Gaza truck drivers strike to protest Israel’s closing of Karni crossing 22Mar11 March 23, 2011

The Alternative Information Centre -  22 March 2011


Truck drivers in the Gaza Strip declared a strike to protest Israel’s closing of the Karni crossing, previously the main passage for goods into Gaza. Although drivers have currently suspended their strike, they demand to know the “real reasons” for closure of the crossing, which further exacerbates the problems caused by the Israeli siege.

Residents of the Gaza Strip continue to suffer from the serious siege imposed by Israel since June 2007. In February the Karni Crossing, the primary passage for goods into the Gaza Strip, was open only 11 days and on 2 March Israel declared the permanent closing of the crossing. With closing of the Karni crossing there remains only one crossing for goods between Israel and Gaza: Kerem Shalom, in the southern Gaza Strip.

In response to the closure of Karni, Gaza truck drivers commenced a strike on 6 March. The drivers demand that Israel reopen the Karni crossing, and that the Palestinian Authority revoke its agreement to Israel’s move. The drivers refused to transfer goods through Kerem Shalom. The reason for their protest is the distance of Kerem Shalom from population centres in north Gaza and the terrible roads leading to and from Kerem Shalom, roads that have resulted in numerous accidents in the past. Additionally, the small Kerem Shalom crossing is insufficient for the extent of goods required by the residents of Gaza. All of this increases the costs of transportation. According to spokesperson for the United Nations Relief and Works Agency (UNRWA), Chris Gunness, the closing of Karni resulted in an increase of 20% in the cost of transporting aid to Gaza. An increase in food costs is already being felt in Gaza.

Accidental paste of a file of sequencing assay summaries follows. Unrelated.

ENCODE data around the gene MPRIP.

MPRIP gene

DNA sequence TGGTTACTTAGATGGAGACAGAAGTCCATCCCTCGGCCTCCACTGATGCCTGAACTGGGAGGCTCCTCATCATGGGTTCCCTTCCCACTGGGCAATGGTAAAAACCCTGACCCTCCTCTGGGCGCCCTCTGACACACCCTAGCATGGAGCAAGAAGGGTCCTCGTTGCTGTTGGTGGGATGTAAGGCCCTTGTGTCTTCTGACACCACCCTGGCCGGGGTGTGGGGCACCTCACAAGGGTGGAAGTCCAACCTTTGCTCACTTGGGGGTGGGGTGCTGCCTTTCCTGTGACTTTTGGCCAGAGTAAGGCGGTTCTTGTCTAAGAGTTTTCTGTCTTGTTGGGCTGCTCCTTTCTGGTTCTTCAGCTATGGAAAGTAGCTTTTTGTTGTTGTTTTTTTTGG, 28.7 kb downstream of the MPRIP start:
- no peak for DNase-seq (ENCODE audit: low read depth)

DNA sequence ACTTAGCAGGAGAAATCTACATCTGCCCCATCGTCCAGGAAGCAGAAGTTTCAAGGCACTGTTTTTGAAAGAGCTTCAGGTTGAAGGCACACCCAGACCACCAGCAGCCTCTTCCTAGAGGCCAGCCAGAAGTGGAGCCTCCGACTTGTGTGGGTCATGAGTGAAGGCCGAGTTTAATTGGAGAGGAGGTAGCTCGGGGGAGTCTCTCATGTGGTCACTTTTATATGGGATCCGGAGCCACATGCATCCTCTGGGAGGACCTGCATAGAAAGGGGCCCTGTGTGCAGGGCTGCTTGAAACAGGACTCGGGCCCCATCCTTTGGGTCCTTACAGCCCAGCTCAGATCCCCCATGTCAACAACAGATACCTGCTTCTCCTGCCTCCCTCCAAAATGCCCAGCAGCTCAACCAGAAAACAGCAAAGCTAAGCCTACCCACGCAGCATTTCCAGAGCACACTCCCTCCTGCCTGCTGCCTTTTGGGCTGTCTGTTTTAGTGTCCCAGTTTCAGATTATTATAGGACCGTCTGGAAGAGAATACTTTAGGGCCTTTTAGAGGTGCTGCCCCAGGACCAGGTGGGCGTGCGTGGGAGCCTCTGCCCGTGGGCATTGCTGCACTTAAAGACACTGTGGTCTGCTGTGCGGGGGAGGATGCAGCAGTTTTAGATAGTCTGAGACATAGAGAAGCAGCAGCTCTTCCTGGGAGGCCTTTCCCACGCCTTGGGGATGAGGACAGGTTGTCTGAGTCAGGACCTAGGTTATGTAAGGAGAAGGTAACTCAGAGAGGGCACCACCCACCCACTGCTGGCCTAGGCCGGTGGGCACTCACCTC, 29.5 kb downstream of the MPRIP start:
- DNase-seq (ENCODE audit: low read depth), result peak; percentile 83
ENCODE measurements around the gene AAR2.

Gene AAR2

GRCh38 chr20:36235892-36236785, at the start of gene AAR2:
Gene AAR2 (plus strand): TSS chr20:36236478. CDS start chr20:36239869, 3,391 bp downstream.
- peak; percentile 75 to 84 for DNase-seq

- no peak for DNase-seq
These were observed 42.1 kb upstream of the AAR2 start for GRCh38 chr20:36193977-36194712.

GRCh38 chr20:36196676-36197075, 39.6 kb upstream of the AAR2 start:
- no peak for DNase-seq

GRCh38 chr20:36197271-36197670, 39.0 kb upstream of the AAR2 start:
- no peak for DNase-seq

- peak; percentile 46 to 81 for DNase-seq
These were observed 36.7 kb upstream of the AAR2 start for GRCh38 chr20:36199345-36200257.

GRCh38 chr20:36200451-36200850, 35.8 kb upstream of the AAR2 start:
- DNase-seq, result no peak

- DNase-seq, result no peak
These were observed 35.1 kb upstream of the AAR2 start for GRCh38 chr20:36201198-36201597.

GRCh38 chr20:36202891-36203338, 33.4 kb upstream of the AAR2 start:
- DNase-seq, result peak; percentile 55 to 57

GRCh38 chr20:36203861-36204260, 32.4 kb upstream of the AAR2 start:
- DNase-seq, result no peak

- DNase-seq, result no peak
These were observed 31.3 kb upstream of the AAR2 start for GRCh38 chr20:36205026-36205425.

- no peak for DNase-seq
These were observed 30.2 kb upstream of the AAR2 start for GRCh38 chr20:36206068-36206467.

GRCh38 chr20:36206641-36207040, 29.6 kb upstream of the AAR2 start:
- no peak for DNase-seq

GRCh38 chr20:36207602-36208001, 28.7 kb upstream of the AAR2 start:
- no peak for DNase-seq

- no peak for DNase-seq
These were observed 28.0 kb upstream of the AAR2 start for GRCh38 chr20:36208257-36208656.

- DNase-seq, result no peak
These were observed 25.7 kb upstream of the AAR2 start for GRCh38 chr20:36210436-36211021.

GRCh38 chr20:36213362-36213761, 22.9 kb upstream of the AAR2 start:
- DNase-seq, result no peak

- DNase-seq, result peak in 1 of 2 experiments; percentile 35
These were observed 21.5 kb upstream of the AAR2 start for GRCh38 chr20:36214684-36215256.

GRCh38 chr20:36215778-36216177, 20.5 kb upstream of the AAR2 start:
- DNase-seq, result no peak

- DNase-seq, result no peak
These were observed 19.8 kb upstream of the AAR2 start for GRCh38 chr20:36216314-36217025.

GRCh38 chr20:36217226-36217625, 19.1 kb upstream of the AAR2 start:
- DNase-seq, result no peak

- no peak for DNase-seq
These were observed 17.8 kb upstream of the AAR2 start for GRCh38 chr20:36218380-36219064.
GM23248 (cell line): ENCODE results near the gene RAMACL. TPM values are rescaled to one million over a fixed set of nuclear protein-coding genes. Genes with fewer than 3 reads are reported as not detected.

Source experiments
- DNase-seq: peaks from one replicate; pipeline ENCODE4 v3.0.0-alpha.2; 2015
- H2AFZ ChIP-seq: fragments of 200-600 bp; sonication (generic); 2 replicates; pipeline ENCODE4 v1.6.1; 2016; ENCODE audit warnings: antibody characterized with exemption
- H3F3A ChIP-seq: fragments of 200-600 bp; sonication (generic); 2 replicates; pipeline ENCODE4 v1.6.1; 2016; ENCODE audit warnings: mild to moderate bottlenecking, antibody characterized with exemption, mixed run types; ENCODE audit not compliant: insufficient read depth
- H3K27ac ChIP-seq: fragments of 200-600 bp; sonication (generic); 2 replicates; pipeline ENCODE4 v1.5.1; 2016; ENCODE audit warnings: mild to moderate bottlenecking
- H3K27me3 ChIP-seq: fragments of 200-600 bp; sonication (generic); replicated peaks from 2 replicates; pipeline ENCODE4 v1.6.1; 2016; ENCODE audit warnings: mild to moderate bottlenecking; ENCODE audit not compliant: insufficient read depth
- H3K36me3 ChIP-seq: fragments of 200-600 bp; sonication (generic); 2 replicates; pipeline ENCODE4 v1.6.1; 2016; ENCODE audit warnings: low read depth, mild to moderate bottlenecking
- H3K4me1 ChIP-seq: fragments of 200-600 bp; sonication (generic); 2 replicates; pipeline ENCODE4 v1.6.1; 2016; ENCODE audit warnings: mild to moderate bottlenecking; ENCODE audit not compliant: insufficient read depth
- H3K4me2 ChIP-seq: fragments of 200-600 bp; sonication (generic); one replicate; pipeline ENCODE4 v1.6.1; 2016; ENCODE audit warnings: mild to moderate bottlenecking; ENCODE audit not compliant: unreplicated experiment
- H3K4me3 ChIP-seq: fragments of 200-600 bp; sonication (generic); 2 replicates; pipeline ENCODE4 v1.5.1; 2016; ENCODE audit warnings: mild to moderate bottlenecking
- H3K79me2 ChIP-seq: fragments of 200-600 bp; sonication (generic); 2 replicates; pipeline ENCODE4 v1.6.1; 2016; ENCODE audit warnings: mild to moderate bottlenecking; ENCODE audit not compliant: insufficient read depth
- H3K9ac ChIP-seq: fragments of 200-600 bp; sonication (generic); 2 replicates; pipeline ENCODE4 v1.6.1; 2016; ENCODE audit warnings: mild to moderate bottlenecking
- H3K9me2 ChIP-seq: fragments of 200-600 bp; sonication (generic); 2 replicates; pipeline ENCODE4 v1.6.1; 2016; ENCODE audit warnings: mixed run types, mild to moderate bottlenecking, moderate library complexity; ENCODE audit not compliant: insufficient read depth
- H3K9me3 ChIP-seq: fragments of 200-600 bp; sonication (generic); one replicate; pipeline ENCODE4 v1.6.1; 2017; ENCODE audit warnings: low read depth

Secretary of the Transportation Workers Union, Jihad Islam, relates that the government in Gaza demanded that the striking drivers dismantle their protest tent and return to work. Islam says that “we demand the establishment of an investigative committee, we want to know the real reasons for the closing of Karni.”

On 11 March the drivers decided to suspend their strike for two weeks, and in recent days Kerem Shalom has been open for limited passage of building material intended for projects of USAID and UNRWA. These projects have been suspended since 2007, pending receipt of building materials, and they still lack some 70,000 tons of building materials. Also allowed passage this month were flowers for export, grown in the framework of a Dutch government programme to assist Gaza farmers.

According to statistics from the Palestinian Centre for Human Rights, Israel permits an average of 100 trucks to enter Gaza daily. Although this number represents an improvement in the situation from one year ago, it is still only some 20% of the goods that used to enter Gaza prior to the worsening of the siege in June 2007. Moreover, this is a violation of the passage agreements signed in 2005, in which Israel committed itself to allowing the passage of 400 trucks daily through the Karni Crossing.

Moreover, the products entering Gaza still include only processed goods and raw materials for the projects of aid agencies. This situation perpetuates the dependence of Gaza residents on Israel and international agencies, and prevents development of an independent economy in Gaza.

Translated to English by the Alternative Information Center (AIC).


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